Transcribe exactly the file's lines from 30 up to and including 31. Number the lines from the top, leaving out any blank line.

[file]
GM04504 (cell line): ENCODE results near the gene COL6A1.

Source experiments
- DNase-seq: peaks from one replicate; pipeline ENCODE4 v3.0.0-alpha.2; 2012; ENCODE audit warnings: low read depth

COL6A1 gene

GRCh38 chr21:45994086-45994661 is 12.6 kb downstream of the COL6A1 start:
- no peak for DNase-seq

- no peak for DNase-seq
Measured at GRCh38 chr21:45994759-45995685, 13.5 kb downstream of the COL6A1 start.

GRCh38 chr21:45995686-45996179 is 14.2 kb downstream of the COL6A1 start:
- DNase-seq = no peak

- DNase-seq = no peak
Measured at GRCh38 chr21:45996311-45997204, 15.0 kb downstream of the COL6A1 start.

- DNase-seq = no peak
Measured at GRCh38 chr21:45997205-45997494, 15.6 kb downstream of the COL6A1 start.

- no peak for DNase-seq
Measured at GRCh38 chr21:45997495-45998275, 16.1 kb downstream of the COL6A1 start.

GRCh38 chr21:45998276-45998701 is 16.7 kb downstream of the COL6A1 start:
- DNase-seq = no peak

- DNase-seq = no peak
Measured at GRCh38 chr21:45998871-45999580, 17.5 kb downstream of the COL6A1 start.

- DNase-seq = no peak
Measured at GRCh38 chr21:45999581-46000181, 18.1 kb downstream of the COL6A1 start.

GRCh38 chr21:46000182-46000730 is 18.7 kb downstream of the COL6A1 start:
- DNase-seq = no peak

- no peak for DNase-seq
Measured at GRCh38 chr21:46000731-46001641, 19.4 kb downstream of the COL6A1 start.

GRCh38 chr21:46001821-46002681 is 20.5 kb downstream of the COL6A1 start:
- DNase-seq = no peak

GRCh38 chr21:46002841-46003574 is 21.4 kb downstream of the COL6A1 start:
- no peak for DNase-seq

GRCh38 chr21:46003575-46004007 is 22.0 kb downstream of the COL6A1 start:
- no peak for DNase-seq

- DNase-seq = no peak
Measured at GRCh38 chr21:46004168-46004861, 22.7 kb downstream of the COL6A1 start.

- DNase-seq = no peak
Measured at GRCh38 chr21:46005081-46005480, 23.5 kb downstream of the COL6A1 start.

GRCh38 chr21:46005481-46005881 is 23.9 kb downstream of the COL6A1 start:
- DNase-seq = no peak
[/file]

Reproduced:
- no peak for DNase-seq

GRCh38 chr21:46003575-46004007 is 22.0 kb downstream of the COL6A1 start: